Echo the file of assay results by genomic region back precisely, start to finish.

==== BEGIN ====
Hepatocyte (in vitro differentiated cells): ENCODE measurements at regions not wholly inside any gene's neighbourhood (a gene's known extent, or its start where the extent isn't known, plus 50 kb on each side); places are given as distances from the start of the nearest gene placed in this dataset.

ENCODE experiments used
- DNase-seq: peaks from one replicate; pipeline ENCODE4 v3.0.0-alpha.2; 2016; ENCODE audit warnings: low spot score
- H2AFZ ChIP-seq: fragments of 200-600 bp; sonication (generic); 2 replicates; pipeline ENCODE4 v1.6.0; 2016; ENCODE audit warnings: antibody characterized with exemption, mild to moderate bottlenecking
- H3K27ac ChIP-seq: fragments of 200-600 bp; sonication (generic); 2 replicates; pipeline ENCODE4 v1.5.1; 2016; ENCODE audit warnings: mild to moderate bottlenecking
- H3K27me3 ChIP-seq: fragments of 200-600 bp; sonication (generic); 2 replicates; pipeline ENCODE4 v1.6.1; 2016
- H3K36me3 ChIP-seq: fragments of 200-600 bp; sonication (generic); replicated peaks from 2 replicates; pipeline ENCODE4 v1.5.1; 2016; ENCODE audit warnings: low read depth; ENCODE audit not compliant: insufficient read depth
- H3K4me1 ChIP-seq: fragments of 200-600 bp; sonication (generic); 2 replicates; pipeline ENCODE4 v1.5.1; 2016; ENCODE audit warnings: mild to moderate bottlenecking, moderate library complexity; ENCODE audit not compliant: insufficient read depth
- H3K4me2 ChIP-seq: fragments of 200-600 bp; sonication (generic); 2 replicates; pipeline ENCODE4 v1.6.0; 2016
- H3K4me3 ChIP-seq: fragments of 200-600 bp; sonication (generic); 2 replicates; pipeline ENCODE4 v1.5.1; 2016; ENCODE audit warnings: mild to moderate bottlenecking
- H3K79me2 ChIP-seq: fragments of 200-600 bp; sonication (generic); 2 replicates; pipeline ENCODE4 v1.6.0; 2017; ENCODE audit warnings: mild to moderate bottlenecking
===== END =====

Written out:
Hepatocyte (in vitro differentiated cells): ENCODE measurements at regions not wholly inside any gene's neighbourhood (a gene's known extent, or its start where the extent isn't known, plus 50 kb on each side); places are given as distances from the start of the nearest gene placed in this dataset.

ENCODE experiments used
- DNase-seq: peaks from one replicate; pipeline ENCODE4 v3.0.0-alpha.2; 2016; ENCODE audit warnings: low spot score
- H2AFZ ChIP-seq: fragments of 200-600 bp; sonication (generic); 2 replicates; pipeline ENCODE4 v1.6.0; 2016; ENCODE audit warnings: antibody characterized with exemption, mild to moderate bottlenecking
- H3K27ac ChIP-seq: fragments of 200-600 bp; sonication (generic); 2 replicates; pipeline ENCODE4 v1.5.1; 2016; ENCODE audit warnings: mild to moderate bottlenecking
- H3K27me3 ChIP-seq: fragments of 200-600 bp; sonication (generic); 2 replicates; pipeline ENCODE4 v1.6.1; 2016
- H3K36me3 ChIP-seq: fragments of 200-600 bp; sonication (generic); replicated peaks from 2 replicates; pipeline ENCODE4 v1.5.1; 2016; ENCODE audit warnings: low read depth; ENCODE audit not compliant: insufficient read depth
- H3K4me1 ChIP-seq: fragments of 200-600 bp; sonication (generic); 2 replicates; pipeline ENCODE4 v1.5.1; 2016; ENCODE audit warnings: mild to moderate bottlenecking, moderate library complexity; ENCODE audit not compliant: insufficient read depth
- H3K4me2 ChIP-seq: fragments of 200-600 bp; sonication (generic); 2 replicates; pipeline ENCODE4 v1.6.0; 2016
- H3K4me3 ChIP-seq: fragments of 200-600 bp; sonication (generic); 2 replicates; pipeline ENCODE4 v1.5.1; 2016; ENCODE audit warnings: mild to moderate bottlenecking
- H3K79me2 ChIP-seq: fragments of 200-600 bp; sonication (generic); 2 replicates; pipeline ENCODE4 v1.6.0; 2017; ENCODE audit warnings: mild to moderate bottlenecking